• Make sure you write a unique URL per landing page, or write one at all. Meta descriptions are sometimes forgotten, so it’s an easy way to stand out if you do have a top meta description.
  • Google also prefers to see a certain length when it comes to your meta description. Use a maximum of 155 to 160 characters, which equates to 920 pixels for desktop and 680 for mobile.

Handy tool to check your page title and meta description in Google

When I write the meta-data for a client or myself, I use a tool. Very handy, because then I know for sure that the two texts are in perfect order. I use Optimus Online’s SERP snippet preview tool for this. Use this tool and you will never again be bothered by meta-data with typos, spelling errors and more.

When do I have a good page title/meta description?

You have that if they achieve the goals: a high(er) position in Google and a high(er) CTR. “When is a CTR high?” I hear you ask. Here you can see the results of a study in which 5 million search results were analyzed . It is not 100% representative of your niche or market, but use the data to see how you perform against the average.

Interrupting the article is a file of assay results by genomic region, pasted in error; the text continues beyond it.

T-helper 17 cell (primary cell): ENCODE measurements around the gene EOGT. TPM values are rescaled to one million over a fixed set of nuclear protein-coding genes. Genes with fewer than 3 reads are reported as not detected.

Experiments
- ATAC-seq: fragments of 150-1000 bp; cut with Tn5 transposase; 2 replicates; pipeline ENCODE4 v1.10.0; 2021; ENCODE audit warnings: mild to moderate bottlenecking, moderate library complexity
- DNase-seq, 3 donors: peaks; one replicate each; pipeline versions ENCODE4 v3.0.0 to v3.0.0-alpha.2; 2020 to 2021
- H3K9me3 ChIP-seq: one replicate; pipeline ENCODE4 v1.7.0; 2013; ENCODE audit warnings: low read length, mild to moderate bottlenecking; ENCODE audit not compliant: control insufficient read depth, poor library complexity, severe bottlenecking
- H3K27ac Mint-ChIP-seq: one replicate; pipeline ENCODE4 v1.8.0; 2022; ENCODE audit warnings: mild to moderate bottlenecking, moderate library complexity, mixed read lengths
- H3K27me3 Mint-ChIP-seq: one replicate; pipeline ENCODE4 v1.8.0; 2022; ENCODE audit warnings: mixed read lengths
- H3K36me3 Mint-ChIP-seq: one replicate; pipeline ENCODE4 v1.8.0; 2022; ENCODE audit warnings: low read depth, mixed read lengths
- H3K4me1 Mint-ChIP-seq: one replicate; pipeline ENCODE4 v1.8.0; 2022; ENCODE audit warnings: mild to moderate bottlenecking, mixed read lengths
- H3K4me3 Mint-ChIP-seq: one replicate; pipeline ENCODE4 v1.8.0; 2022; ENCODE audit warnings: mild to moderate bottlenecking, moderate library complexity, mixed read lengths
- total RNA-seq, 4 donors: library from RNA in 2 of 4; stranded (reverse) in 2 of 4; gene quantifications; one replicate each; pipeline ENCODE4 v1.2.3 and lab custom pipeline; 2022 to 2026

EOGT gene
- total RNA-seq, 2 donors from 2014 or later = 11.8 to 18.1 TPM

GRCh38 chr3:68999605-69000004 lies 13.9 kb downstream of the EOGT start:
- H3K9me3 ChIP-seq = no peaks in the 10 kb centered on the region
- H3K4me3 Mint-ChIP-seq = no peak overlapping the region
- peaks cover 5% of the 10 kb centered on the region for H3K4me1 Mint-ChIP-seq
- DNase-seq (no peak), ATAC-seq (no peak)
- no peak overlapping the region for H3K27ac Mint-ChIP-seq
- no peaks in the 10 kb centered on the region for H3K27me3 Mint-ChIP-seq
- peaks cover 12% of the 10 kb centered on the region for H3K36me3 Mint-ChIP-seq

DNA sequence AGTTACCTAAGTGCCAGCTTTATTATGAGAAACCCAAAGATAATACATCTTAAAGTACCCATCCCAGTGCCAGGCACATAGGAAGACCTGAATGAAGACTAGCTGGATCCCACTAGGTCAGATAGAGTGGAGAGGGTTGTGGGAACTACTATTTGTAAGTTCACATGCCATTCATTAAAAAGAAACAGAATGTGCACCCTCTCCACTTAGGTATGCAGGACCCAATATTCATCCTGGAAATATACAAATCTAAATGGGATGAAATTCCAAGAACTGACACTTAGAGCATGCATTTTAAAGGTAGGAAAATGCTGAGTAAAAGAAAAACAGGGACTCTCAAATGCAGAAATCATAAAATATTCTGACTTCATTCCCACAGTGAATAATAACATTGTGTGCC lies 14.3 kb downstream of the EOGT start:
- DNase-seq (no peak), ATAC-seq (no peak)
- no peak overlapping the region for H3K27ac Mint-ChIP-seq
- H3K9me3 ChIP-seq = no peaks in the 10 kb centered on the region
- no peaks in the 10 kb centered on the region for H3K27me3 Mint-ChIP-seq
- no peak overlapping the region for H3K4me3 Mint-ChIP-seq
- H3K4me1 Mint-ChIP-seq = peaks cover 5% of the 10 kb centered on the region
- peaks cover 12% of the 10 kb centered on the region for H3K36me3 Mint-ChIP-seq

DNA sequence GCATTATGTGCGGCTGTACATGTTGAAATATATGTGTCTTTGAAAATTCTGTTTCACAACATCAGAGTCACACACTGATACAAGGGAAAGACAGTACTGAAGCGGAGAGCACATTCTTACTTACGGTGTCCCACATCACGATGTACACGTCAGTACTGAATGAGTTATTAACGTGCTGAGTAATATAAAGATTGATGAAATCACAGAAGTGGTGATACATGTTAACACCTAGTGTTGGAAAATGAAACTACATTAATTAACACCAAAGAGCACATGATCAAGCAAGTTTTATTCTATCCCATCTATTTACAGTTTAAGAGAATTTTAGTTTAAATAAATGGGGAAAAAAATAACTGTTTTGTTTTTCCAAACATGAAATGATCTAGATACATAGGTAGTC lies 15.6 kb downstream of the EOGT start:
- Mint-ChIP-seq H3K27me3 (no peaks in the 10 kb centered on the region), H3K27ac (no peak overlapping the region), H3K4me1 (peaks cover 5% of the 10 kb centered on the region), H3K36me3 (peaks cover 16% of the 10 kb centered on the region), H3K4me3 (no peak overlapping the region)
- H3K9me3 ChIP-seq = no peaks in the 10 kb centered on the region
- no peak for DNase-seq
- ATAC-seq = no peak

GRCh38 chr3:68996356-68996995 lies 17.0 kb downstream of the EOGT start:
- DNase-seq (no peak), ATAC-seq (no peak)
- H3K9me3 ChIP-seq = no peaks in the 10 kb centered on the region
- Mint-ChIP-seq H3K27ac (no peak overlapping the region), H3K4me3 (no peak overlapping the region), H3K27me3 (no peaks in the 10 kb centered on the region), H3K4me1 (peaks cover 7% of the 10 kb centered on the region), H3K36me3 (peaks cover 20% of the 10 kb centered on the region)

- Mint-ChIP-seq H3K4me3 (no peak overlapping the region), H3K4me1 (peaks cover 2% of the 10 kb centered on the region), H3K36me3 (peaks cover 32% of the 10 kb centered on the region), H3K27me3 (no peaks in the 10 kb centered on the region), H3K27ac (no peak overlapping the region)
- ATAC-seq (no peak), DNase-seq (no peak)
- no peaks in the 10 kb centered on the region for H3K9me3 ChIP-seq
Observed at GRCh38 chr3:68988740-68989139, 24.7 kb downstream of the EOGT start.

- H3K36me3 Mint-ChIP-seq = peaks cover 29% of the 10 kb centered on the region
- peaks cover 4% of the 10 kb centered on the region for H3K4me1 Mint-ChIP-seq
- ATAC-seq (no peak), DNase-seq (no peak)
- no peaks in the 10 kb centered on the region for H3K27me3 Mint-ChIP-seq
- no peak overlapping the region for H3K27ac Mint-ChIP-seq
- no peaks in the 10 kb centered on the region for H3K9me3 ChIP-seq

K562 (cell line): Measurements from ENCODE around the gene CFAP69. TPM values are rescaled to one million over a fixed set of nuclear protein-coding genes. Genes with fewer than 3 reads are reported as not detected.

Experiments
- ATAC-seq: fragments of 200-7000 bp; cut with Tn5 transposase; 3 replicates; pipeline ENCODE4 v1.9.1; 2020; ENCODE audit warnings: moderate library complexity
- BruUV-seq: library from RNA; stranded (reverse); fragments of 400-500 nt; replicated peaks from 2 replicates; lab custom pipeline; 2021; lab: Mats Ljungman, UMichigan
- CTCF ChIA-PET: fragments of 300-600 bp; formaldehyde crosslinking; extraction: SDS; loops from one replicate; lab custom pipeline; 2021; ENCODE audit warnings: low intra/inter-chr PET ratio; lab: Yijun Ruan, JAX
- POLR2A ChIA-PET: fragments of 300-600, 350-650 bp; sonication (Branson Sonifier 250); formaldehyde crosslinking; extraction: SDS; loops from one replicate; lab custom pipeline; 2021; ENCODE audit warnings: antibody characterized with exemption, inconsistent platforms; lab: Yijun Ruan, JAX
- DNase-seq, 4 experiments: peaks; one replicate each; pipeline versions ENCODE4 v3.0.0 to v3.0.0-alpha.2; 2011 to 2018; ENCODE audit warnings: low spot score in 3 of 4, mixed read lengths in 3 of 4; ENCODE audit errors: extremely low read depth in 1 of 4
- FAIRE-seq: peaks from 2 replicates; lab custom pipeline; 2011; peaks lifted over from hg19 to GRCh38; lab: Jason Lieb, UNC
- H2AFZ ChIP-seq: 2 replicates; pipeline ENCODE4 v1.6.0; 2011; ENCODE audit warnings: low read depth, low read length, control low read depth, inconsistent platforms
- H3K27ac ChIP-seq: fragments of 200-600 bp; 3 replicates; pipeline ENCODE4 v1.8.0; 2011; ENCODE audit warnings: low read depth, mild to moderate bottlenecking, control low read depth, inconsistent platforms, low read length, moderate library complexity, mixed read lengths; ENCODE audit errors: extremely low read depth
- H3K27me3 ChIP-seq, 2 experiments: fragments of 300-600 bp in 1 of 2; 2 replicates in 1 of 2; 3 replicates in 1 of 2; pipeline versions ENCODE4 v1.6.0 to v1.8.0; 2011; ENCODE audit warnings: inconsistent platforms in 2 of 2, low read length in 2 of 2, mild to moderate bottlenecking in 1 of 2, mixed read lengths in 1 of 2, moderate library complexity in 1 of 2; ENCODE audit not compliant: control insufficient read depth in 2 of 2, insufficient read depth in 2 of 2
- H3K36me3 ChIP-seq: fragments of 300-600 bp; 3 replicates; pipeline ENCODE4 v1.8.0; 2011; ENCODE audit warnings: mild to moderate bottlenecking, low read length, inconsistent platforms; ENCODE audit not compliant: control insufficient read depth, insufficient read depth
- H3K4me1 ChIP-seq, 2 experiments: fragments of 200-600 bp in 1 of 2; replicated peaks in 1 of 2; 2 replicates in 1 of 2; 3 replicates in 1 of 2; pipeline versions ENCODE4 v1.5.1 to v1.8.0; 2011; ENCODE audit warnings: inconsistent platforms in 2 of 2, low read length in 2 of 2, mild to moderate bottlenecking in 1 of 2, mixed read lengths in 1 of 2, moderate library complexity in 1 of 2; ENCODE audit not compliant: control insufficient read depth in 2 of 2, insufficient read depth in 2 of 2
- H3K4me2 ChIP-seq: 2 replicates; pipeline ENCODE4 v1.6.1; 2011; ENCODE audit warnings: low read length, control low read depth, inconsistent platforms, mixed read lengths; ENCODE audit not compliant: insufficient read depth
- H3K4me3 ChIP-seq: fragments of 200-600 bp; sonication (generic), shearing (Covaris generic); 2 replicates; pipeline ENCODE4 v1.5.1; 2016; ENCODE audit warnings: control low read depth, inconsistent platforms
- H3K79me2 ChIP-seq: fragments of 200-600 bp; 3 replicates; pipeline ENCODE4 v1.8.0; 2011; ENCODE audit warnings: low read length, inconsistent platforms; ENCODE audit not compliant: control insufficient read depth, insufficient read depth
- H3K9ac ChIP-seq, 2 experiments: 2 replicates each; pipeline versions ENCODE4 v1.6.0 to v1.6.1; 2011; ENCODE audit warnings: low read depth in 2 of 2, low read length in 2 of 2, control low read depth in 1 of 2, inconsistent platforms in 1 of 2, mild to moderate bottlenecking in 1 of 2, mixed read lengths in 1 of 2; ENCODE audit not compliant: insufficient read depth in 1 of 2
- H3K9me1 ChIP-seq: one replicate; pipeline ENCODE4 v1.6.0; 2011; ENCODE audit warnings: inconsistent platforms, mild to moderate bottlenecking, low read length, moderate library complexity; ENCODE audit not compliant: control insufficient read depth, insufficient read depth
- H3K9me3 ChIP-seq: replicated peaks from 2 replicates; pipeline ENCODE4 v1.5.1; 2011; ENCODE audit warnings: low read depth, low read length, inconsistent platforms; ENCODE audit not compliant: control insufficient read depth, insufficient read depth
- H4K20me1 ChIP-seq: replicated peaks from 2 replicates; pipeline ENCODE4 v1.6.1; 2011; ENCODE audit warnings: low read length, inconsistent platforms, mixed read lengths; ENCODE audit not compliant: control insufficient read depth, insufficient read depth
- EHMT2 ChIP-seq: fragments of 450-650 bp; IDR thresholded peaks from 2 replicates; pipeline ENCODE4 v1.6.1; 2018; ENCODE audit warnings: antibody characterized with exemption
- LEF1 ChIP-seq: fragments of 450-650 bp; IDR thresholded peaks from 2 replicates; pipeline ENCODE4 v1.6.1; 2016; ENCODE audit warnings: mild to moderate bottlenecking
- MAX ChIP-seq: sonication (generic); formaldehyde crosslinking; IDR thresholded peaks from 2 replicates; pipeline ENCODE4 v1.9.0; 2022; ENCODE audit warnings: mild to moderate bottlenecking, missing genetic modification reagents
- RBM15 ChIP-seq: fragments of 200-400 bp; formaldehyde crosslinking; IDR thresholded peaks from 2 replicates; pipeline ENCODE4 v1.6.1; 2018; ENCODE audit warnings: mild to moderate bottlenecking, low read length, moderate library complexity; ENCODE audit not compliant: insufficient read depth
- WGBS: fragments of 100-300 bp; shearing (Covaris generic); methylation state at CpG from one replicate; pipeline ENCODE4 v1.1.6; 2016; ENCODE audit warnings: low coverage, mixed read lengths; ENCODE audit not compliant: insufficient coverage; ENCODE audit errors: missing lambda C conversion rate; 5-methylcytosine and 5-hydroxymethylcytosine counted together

Note that this includes all clicks on organic search results. Advertisements and searchers that did not click on anything are not included in the data.

On your landing page, do what you promise in your title and meta description

So, the visitor has now landed on your website. Was that it then? No, now the real work begins. Now you have to do what you promised in your title or meta description. Is your title ‘Compare all health insurers – 2021’? Make sure that your website visitors can compare all health insurers with their policies from 2021.

Can’t keep your promise? Then your visitor is disappointed and drips off. The next time he will definitely not end up on your website, but that of the competitor.

Test, analyze and keep improving

So, you’ve written new page titles and possibly meta descriptions. Are you ready now? No, actually it’s just starting now. Track the results of your rewritten meta data in Search Console or Google Analytics. The most important data to keep an eye on are the organic positions and your CTR. Continue to analyze whether you see growth and make adjustments where necessary.